After performing a psychoeducation about the disorder, the patient has established the advantages and disadvantages of his practice. Advantages: he avoided thinking about problems, fun, relaxing; disadvantages: he got tired of doing the same thing every day, wasn’t able to work his symptoms of sadness and anxiety, lost contact with other people, and worsened the notion of time. The patient also noticed the functioning of their behavior as a cycle: his sadness and rumination led to an abusive use of electronic games, and despite feeling pleasure with this activity, he escapes from reality and did not face the difficulties of everyday life. It was established through registers of dysfunctional thoughts, a new form of thinking about his maladaptive behavior. Simultaneously, the patient began to engage in other activities, facing his symptoms of social anxiety disorder (through hierarchical exposition).

The treatment lasted 11 months (17 sessions). The first four sessions helped him to analyze his abusive behavior, how to change it, and strengthen and develop a functional analysis in order to support the therapeutic gains. In the following five sessions: self-observation of his addiction, psychoeducation of the cognitive-behavioral model, monitoring the reduction of playing time and the searching for alternative activities. After six months of monitoring, the patient achieved a good control of the time spent playing electronic games and started maintenance phase and relapse prevention, which corresponded to three sessions.

In summary, only one article57 showed the treatment of a case of Internet addiction, but the manuscript did not mentioned the follow-up of the psychotherapeutic process, making it impossible to weave further comment. One of the manuscripts58 presented the case of a young man affected by both possible disorders and, despite the authors mentioned the techniques applied, it also not informed the end of the treatment. The three cases of video game addiction were divided into three perspectives: a) no treatment outcomes59, b) withdrawal of the patient60, c) success in the psychotherapeutic process61. We believe that the results of these treatments could be more satisfactory and the authors could publish, in a near future, the follow-up of these cases, which may strengthen if they have satisfactory outcomes and the importance of CBT in these two possible psychiatric disorders.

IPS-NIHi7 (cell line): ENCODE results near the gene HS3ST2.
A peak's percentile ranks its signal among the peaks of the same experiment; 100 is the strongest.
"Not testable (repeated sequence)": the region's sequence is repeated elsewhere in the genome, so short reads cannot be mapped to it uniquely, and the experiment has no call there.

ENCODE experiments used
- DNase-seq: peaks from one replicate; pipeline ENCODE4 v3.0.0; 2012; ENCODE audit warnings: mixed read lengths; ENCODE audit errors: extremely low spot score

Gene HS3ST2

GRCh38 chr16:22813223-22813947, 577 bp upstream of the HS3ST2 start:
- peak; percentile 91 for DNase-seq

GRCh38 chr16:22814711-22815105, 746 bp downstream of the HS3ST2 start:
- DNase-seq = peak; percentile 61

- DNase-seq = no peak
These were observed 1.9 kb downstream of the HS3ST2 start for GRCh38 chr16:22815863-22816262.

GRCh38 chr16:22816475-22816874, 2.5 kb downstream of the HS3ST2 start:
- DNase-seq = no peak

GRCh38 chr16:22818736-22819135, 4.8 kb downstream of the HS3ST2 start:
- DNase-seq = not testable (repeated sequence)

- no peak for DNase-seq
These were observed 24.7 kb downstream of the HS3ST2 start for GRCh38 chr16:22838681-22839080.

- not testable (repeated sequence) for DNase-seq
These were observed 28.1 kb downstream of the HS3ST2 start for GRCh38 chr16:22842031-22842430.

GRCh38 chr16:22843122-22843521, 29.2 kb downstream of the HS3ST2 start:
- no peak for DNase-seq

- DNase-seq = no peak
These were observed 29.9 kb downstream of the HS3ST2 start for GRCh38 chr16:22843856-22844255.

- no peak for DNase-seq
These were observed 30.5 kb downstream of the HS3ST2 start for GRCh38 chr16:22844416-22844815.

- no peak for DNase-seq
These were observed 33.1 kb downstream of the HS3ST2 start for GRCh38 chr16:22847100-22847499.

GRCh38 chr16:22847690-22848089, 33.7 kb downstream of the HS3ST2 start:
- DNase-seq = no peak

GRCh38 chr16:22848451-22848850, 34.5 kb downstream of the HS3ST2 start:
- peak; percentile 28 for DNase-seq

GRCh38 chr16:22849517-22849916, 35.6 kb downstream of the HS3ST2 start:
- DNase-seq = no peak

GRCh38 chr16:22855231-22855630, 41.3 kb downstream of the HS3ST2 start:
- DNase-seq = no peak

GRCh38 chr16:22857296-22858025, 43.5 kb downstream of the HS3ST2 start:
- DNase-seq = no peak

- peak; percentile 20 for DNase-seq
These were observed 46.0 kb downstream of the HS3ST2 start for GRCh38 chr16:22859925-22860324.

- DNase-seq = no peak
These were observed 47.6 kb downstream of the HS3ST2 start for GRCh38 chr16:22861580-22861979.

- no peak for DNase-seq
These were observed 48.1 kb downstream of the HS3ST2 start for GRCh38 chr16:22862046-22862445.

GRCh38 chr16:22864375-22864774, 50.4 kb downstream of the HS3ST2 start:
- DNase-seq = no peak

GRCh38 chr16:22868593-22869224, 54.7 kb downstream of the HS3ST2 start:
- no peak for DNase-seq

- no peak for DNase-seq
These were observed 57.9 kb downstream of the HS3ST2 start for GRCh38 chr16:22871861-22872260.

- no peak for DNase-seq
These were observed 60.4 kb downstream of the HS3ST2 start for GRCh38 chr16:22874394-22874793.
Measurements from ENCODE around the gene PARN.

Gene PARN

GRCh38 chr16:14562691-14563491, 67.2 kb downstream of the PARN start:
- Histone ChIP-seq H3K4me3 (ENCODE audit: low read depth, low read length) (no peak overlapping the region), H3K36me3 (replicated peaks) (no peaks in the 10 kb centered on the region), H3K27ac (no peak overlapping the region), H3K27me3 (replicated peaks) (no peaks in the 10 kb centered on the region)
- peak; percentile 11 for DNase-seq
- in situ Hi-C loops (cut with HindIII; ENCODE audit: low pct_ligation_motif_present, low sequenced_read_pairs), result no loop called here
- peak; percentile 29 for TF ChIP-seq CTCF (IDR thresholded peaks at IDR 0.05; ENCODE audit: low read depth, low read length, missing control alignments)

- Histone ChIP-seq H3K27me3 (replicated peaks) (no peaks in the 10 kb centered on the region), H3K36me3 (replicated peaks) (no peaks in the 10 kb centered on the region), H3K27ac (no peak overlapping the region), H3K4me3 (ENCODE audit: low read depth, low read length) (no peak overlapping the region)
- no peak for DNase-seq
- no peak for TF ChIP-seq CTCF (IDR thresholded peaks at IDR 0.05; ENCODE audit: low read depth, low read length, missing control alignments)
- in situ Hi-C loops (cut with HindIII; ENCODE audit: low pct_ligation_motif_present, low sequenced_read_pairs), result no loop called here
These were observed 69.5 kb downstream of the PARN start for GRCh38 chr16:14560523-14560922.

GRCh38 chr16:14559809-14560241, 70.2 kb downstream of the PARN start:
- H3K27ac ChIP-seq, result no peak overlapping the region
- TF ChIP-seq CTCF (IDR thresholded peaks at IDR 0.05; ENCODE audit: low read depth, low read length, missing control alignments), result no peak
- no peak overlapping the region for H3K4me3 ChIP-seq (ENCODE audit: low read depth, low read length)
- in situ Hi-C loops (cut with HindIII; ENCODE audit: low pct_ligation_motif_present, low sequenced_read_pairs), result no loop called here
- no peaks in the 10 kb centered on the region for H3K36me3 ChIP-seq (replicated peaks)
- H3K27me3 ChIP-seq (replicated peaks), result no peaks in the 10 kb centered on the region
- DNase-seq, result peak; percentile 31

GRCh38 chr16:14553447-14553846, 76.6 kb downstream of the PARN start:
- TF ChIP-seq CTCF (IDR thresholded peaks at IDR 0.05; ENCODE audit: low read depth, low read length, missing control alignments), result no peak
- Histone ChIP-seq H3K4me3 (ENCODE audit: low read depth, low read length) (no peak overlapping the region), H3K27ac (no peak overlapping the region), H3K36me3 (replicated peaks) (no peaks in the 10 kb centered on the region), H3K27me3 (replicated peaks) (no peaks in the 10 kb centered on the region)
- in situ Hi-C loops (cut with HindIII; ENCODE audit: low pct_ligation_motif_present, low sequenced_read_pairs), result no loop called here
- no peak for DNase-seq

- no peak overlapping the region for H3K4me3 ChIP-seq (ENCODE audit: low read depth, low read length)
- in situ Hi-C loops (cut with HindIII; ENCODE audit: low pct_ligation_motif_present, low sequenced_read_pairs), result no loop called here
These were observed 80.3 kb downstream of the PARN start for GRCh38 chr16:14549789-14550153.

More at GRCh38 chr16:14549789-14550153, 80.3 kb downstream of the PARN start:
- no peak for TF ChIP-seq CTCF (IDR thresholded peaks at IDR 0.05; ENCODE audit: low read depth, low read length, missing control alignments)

c) Treatment protocols

Internet addiction

A study investigated the efficacy of CBT62. One hundred and fourteen Internet addicts participated in the treatment. The protocol presented the following variables: patient motivation, administration of the time spent online, improvement in social relationships, engagement in activities outside the Internet and the ability to refrain from problematic applications. The results suggested that male subjects in high school have increased risk of Internet addiction. The treatment showed satisfactory aspects, such as the possibility of patients being able to manage their conflicts with the Internet by the end of the second month of therapy and maintain their therapeutic gains six months after the completion of the protocol.

The next study63, conducted in China, mentions that there are neurobiological factors related to cognitive deficits on Internet addicts. Thus, the use of the instrument P300 (auditory evoked potential) allows to identify changes in working memory as well as in attention process in these patients. In these tests a low amplitude and long-latency are consistently observed in patients with substance dependence. The researchers conducted a study with 38 Internet addicts (32.5 ± 3.2 years) and 48 subjects in the control group (31.3 ± 10.5 years).

After the tests, the dependent group showed longer latency compared to the control group and showed similar amplitude. After three months of treatment with cognitive-behavioral psychotherapy, latency decreased significantly in the dependent group, revealing a decrease in the cognitive deficits described above.

The protocol lasted for three months with 24 sessions of 1 hour, twice a week. The treatment involved eight steps, including team building, the relationship between the ego (self) and use the Internet, training in interpersonal communication, members who achieved treatment success (success stories) training, career planning, college, self-management and construction of a system of self-restraint in which patients could help each other.

Internet and video game addictions

A cognitive-behavioral model combines individual and group interventions, with a duration of four months64. This treatment was called Short-Term Treatment of IA/CA (STICA). The IA and CA acronyms refer to the Internet Addiction and Computer Addiction (also called Video Game Addiction). A preliminary validation of the STICA was conducted with 33 patients. Of these, 24 completed the treatment and nine left prematurely (27%). The study was entitled “Treatment outcome of a manualized cognitive-behavior therapy in Internet and Computer game addiction”.

Thus, it was elaborated an updated protocol of STICA. The researchers established eight inclusion criteria: (1) to fulfill symptoms consistent with the disorders, which had been held in the last six months, for the Assessment of Internet and Computer game addiction (AICA); (2) score ≥ 7 in self-assessment for the AICA; (3) patients with comorbidities, since the Internet and video game addiction were primary diagnoses; (4) only men; (5) age between 17 and 45 years; (6) changes in medications or dosages will not be allowed in the last two months before the STICA or during treatment; (7) whether the patients used some psychotropic and ended the use of the drug, it should be without the action of another medicine for at least four weeks; (8) during the STICA no other psychotherapeutic model will be allowed and psychotherapies have made must have been completed for at least four weeks. Exclusion criteria were: patients with a score < 40 on the Global Assessment of Functioning Scale, or severe depression ≥ 29 on the Beck Depression Inventory (BDI), drug or alcohol, personality disorders and bipolar disorder.